Spear-phishing solutions company SlashNext recommended increased security oversight at the browser level to avoid malware in a report released earlier this week.
In a damning report, the company confirmed that an estimated 50,000 new spear phishing sites come online everyday, with many attaching themselves to trusted existing infrastructure.
These include “Spark[.]adobe[.]com, dropbox[.]com, onedrive[.]live.com app[.]box[.]com, and alchemy[.]com to just name a few”, the company suggested.
This makes all internet users vulnerable as you could be exposed to malware even even while on a verified and trusted domain.
The problem doesn’t end there, as the typical processes that companies and individuals would take to protect their systems are unable to keep up to date with the rate of change exhibited by cyber criminals.
“Secure web gateways, URL filtering, legacy malware protection, browser isolation, and internet policies are all strategies to defend users from web threats, but they are struggling to keep pace with fast-moving web-based phishing threats, leaving corporations exposed to ransomware,” the company said.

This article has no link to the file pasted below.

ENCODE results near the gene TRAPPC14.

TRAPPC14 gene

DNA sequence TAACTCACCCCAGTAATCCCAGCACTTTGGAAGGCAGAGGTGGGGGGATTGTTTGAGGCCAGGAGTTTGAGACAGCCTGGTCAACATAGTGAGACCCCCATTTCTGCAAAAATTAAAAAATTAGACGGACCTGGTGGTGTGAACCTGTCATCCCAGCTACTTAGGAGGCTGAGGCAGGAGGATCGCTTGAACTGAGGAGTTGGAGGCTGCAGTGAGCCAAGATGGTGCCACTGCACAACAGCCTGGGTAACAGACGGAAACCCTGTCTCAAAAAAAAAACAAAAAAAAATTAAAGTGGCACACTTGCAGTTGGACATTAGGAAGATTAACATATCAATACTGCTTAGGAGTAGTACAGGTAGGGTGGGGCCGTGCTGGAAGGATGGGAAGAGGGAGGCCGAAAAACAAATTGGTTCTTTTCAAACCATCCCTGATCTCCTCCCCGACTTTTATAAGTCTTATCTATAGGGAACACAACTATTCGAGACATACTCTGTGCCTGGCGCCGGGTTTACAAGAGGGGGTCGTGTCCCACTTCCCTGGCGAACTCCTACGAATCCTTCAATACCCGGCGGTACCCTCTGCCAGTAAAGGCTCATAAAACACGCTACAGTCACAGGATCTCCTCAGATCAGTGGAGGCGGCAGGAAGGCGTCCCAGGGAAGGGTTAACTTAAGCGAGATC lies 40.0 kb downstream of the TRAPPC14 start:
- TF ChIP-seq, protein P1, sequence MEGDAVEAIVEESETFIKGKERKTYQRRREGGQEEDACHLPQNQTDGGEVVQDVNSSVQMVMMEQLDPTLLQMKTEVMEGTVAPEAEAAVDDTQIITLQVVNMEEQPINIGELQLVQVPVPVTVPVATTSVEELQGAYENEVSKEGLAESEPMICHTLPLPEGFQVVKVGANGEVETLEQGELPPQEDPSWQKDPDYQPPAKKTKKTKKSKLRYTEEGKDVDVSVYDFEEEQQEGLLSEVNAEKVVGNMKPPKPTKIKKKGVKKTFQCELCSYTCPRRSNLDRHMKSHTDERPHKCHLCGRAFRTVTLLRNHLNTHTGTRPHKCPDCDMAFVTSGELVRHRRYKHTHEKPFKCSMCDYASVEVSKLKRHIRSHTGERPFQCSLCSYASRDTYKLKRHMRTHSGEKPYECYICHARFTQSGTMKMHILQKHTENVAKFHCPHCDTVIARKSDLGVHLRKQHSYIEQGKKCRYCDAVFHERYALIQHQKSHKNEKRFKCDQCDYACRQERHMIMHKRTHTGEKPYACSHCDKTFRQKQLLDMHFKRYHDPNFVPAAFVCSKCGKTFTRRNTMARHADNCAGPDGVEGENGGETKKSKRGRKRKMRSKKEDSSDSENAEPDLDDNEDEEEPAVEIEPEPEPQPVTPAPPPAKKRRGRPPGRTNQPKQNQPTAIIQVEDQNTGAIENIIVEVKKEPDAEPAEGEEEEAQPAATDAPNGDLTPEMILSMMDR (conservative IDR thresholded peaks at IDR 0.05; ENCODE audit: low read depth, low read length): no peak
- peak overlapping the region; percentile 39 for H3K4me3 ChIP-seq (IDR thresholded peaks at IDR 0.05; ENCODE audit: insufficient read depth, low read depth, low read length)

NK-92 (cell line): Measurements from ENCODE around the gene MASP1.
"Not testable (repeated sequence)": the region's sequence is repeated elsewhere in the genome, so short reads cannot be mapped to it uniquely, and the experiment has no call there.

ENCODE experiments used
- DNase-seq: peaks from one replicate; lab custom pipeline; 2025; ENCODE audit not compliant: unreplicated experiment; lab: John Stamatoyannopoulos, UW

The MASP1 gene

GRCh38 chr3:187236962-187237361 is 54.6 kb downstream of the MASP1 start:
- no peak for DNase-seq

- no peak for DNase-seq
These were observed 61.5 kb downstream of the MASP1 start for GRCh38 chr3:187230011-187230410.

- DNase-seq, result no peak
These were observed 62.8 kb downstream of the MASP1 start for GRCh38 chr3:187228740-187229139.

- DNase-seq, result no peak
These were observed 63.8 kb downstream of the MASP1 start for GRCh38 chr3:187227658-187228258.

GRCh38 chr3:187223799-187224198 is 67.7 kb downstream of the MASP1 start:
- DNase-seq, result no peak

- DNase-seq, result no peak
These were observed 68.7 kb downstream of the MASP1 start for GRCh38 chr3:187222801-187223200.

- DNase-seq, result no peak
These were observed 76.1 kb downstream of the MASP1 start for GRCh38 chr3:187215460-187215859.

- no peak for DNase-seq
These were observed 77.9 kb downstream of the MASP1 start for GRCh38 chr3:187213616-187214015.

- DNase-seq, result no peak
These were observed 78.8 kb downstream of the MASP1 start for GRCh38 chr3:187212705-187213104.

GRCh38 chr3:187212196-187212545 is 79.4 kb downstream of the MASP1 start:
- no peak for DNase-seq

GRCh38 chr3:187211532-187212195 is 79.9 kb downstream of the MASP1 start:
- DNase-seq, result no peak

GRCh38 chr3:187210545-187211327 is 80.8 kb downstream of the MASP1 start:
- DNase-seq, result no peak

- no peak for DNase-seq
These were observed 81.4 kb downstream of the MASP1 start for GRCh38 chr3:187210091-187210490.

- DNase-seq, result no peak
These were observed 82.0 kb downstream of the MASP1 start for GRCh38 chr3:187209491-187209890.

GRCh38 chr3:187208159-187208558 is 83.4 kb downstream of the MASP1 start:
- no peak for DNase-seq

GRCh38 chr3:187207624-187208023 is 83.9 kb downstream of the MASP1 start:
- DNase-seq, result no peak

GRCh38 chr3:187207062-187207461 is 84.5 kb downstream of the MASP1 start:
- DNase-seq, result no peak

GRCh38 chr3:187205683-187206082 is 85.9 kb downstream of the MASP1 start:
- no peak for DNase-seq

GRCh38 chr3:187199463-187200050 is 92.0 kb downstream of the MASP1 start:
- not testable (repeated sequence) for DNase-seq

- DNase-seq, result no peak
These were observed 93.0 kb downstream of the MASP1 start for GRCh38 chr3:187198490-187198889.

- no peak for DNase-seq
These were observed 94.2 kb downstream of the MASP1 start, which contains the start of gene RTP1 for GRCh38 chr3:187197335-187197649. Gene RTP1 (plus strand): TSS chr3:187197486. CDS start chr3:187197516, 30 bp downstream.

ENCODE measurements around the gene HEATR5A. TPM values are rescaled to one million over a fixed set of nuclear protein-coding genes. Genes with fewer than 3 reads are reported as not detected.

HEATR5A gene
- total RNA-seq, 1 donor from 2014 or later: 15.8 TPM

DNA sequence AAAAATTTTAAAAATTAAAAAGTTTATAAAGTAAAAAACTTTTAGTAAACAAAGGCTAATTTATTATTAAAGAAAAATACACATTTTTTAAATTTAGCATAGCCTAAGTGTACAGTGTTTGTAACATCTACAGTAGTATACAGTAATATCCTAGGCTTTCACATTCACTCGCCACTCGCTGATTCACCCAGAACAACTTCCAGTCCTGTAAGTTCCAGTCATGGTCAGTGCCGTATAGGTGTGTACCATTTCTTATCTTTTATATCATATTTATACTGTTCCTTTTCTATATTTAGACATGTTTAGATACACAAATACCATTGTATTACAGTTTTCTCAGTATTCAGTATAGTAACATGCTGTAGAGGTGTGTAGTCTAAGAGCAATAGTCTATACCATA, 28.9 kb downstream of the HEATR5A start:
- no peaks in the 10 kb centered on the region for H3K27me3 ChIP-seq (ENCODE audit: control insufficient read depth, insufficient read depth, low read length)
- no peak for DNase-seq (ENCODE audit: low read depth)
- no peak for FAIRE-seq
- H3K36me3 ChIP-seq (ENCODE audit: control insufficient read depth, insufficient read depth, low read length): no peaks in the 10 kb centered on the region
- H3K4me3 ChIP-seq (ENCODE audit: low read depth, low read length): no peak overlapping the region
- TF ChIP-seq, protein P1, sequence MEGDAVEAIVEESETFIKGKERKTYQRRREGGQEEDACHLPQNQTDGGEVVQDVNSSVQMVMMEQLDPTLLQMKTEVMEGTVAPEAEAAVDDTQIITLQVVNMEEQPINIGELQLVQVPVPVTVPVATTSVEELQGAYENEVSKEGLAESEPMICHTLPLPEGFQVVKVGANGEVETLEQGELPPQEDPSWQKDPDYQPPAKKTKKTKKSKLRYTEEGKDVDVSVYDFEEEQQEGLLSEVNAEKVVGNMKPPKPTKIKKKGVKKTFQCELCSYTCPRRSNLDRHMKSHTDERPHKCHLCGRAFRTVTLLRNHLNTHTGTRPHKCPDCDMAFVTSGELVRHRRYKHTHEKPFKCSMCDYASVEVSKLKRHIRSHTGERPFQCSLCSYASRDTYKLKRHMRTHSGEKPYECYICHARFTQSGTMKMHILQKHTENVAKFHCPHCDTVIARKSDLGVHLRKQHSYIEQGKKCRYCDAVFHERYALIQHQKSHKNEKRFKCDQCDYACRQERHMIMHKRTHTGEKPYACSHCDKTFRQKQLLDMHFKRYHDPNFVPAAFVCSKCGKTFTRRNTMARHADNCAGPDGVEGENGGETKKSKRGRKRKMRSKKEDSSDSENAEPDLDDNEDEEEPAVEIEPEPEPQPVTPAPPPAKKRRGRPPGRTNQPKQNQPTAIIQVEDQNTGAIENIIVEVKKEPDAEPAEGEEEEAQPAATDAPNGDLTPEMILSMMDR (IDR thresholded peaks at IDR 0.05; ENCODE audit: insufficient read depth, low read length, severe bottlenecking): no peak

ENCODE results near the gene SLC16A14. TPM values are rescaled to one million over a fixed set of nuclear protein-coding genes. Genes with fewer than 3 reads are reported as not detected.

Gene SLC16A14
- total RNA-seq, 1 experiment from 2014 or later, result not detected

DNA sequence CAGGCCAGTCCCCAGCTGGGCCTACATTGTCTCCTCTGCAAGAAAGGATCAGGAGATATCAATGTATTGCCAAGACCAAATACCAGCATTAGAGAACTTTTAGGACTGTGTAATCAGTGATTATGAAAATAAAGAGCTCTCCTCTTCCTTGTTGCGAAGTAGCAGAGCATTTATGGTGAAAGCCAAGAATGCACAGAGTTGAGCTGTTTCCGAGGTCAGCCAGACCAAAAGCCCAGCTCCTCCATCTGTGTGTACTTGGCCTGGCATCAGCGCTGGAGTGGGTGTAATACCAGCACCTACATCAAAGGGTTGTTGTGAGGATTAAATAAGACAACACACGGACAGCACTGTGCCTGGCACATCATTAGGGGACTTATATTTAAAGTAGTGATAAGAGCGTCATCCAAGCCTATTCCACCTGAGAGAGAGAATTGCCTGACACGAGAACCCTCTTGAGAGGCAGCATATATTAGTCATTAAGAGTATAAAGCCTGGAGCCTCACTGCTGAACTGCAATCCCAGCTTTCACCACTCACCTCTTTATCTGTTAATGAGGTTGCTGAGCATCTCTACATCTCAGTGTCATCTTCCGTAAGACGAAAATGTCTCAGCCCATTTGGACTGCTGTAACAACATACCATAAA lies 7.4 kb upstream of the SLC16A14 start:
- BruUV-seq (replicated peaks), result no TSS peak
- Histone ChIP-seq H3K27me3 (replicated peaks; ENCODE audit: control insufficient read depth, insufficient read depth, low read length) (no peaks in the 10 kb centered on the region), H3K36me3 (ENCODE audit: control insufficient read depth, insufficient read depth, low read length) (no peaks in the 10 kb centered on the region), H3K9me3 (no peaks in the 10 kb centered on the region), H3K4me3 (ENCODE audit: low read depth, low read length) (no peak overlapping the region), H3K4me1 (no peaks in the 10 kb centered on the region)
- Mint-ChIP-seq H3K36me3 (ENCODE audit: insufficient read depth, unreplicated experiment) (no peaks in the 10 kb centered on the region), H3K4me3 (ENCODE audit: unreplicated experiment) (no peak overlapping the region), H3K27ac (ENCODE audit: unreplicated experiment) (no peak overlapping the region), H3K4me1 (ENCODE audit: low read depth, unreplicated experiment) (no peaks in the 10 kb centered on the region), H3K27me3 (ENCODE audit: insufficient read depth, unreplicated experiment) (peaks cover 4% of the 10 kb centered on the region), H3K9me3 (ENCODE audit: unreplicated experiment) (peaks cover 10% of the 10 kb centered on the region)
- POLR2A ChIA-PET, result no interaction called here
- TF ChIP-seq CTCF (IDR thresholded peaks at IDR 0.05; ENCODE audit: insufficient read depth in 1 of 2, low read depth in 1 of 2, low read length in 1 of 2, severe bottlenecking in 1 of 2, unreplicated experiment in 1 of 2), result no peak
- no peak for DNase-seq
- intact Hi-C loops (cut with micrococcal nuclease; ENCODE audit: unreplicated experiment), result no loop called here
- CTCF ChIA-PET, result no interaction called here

In fact, SlashNext even rejected the notion that simple browser extensions afford enough protection to keep systems protected from attackers.
“Browser extensions can be hijacked. All major web browsers, including Google Chrome, automatically updates a user’s installed browser extensions when new versions are available. When a developer’s account is compromised, it can be used to push malicious updates to already installed extensions, as was the case with a popular Web Developer extension for Chrome.”
Unfortunately for users, some 80 per cent of these attacks can result in theft of data.
The company recommends ensuring that anti-malware protection is installed on your device to ensure ongoing scrutiny of any downloads.